KUALA LUMPUR, Malaysia–Oil prices edged above US$99 a barrel in Asia on Monday amid concerns that tensions in the Middle East could hurt crude supply but gains were tempered by jitters over Europe’s ratings downgrade. Benchmark crude for February delivery was up 48 cents to US$99.16 a barrel at late afternoon Kuala Lumpur time in electronic trading on the New York Mercantile Exchange. The contract fell 40 cents to settle at US$98.70 in New York on Friday. In other energy trading, heating oil was up 0.1 cent to US$3.06 per gallon and gasoline futures rose 3.1 cents to US$2.76 per gallon. Natural gas fell 14.3 cents to US$2.55 per 1,000 cubic feet.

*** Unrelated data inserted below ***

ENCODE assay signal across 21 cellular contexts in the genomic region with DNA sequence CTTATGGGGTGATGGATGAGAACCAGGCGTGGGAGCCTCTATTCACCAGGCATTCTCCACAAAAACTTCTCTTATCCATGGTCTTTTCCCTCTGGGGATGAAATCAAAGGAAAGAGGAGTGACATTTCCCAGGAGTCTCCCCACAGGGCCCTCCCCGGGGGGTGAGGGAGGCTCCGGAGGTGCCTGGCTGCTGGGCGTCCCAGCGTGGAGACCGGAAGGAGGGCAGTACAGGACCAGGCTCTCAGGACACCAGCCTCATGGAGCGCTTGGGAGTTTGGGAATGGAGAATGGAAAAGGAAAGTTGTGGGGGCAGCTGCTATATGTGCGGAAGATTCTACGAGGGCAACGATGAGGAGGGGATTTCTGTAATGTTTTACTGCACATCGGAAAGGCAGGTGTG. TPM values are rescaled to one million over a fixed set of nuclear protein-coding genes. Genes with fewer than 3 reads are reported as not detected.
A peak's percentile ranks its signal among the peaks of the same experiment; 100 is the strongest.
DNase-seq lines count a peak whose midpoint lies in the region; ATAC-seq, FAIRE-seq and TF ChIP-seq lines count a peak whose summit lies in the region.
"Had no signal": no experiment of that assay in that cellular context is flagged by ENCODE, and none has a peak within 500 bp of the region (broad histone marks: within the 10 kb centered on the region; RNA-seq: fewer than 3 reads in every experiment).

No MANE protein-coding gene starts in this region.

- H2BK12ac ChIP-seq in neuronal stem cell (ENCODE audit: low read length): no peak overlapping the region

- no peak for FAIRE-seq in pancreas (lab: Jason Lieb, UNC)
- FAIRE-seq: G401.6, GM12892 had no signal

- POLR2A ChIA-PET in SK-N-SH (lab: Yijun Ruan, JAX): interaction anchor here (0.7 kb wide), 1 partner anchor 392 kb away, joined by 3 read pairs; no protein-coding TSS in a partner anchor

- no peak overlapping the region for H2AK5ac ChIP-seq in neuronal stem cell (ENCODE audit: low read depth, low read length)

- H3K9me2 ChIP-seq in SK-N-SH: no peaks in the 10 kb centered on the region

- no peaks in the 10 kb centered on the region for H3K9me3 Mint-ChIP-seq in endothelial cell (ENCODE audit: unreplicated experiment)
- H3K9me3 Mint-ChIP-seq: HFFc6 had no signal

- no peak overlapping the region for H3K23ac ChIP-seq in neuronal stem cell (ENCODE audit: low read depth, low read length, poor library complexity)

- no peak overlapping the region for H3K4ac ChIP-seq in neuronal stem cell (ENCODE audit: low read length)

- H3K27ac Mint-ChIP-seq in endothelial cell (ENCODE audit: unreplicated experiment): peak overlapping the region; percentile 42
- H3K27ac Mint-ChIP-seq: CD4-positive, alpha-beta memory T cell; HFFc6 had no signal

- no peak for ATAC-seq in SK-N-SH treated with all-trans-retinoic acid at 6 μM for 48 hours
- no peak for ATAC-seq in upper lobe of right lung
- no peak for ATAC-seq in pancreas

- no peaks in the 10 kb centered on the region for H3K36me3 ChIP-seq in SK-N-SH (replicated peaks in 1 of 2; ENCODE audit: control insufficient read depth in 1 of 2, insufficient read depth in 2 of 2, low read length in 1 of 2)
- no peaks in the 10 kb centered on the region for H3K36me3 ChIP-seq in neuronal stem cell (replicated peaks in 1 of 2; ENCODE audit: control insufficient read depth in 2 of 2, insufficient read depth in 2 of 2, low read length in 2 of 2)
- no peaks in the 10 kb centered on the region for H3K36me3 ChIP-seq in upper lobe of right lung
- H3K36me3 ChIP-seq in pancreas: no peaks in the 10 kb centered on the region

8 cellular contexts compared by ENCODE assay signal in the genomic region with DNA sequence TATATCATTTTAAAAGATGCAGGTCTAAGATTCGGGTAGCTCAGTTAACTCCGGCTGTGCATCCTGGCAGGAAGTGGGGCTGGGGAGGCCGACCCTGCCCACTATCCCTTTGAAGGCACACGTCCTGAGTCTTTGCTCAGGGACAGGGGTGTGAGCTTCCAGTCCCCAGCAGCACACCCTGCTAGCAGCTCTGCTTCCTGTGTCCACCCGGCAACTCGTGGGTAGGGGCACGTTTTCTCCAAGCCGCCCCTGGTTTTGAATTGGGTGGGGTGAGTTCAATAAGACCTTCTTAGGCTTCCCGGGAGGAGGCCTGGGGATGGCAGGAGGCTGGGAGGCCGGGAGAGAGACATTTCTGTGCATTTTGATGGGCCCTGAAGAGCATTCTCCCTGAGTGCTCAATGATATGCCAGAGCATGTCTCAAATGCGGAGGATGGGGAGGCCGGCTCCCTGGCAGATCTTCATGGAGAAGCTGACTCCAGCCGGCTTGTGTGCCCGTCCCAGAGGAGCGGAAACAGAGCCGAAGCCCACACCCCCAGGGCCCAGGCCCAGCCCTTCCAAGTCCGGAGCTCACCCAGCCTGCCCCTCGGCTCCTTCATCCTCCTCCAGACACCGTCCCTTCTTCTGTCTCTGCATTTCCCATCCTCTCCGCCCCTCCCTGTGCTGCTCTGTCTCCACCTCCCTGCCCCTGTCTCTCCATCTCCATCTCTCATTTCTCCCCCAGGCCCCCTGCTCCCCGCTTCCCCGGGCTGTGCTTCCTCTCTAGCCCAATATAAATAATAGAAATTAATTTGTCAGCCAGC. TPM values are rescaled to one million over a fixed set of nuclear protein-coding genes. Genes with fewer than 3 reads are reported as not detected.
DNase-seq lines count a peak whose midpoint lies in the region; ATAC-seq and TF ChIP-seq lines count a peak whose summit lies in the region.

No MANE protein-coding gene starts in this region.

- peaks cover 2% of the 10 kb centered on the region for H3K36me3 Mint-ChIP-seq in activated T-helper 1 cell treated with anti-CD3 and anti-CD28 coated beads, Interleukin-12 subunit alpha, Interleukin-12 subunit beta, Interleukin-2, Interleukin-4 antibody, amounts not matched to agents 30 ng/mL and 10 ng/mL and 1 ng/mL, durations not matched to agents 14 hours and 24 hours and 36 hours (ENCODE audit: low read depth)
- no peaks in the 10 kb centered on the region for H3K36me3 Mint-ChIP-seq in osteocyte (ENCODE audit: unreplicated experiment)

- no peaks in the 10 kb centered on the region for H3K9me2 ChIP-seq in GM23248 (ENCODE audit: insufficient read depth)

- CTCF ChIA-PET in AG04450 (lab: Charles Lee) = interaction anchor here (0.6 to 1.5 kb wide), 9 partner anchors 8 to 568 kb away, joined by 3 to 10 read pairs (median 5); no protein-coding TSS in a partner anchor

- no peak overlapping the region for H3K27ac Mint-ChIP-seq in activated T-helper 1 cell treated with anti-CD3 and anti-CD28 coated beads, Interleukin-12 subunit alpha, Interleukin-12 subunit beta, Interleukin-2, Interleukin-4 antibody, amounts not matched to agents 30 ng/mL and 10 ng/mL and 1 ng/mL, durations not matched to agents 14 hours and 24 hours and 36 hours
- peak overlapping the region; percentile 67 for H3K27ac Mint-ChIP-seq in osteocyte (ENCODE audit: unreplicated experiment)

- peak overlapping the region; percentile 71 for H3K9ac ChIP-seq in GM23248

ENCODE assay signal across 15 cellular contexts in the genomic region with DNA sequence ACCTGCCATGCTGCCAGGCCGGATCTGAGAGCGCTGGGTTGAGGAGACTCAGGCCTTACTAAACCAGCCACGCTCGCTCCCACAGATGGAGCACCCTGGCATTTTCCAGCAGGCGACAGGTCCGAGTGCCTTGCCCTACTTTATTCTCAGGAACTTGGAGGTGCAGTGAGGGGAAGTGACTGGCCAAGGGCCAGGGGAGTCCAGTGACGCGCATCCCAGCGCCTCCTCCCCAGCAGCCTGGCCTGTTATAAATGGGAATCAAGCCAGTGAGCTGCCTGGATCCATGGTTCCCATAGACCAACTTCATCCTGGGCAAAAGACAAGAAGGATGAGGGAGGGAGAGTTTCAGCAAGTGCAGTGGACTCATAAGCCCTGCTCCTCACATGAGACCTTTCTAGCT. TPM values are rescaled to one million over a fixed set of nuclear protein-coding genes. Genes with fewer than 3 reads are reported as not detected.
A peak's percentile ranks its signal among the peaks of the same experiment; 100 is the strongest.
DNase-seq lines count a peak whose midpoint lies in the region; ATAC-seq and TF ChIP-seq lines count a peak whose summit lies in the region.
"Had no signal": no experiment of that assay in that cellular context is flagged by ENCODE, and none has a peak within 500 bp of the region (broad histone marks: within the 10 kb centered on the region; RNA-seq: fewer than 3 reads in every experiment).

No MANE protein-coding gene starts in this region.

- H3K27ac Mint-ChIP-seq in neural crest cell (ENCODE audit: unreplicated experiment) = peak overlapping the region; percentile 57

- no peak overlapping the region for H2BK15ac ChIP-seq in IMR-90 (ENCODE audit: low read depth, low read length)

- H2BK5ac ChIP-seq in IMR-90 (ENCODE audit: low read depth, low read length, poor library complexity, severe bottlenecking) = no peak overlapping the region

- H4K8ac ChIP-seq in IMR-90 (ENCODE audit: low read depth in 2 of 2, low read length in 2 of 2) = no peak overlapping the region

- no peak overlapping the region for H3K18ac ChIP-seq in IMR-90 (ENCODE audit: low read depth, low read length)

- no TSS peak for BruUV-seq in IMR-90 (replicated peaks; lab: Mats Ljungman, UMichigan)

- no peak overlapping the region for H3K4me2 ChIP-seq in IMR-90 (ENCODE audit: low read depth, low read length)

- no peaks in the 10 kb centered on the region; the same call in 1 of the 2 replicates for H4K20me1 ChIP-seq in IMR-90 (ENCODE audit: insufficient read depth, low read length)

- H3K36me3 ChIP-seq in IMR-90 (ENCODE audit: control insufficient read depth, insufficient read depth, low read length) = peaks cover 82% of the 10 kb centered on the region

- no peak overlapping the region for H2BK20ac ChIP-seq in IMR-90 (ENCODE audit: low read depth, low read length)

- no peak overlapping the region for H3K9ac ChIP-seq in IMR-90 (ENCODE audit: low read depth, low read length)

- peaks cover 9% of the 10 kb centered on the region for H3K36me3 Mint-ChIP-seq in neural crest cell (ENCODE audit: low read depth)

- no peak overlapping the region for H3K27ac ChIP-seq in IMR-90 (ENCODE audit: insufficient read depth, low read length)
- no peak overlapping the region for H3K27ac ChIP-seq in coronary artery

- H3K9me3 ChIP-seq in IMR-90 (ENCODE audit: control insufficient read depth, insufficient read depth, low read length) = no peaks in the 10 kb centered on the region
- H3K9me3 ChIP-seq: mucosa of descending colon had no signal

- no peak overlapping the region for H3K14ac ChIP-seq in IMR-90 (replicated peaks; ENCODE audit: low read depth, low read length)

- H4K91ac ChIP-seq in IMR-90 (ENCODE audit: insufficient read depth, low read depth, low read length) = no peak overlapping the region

Natalie Robertson, commodities analyst with ANZ Banking Group in Melbourne, said fears of supply disruption amid ongoing tension over Iran’s nuclear program and a crippling nationwide strike in Nigeria supported crude prices but trade was subdued by headwinds from the declining debt crisis in Europe. “The oil market is a bit mixed at the moment given all the uncertainties coming out of the Middle East as well as escalating issues in Europe,” she said. Robertson said there was a downward bias for crude prices given soft demand and weak sentiment in Europe but forecast a floor of US$95 a barrel before sentiment improves in the second half of the year.